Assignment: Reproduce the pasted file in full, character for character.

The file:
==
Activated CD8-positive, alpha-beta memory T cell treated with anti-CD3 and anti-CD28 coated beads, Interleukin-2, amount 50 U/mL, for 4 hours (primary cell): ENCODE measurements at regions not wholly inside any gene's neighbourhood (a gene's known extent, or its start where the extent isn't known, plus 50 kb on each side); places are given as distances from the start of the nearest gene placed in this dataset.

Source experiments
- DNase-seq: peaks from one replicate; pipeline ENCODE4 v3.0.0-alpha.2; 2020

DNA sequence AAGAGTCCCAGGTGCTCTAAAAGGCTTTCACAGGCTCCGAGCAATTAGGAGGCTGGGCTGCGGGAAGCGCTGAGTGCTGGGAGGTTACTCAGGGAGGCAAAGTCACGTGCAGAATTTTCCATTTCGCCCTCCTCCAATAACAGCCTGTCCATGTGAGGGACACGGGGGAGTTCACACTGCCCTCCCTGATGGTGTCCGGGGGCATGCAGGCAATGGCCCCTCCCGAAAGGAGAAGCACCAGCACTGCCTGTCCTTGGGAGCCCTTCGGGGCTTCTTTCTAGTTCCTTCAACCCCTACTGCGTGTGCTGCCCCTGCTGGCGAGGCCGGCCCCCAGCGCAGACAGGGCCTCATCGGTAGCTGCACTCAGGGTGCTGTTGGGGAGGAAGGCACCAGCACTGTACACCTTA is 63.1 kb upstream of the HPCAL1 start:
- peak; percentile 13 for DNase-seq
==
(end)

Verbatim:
Activated CD8-positive, alpha-beta memory T cell treated with anti-CD3 and anti-CD28 coated beads, Interleukin-2, amount 50 U/mL, for 4 hours (primary cell): ENCODE measurements at regions not wholly inside any gene's neighbourhood (a gene's known extent, or its start where the extent isn't known, plus 50 kb on each side); places are given as distances from the start of the nearest gene placed in this dataset.

Source experiments
- DNase-seq: peaks from one replicate; pipeline ENCODE4 v3.0.0-alpha.2; 2020

DNA sequence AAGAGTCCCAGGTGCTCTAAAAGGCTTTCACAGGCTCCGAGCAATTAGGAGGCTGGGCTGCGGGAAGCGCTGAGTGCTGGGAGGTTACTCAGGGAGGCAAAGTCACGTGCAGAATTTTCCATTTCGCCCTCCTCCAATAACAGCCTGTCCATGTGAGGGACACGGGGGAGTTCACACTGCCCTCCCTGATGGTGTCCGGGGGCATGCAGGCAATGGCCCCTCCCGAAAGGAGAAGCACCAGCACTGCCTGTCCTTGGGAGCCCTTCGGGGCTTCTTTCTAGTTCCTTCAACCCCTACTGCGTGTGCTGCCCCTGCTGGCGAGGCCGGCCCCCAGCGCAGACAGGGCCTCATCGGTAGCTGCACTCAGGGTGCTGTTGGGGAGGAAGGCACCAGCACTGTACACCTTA is 63.1 kb upstream of the HPCAL1 start:
- peak; percentile 13 for DNase-seq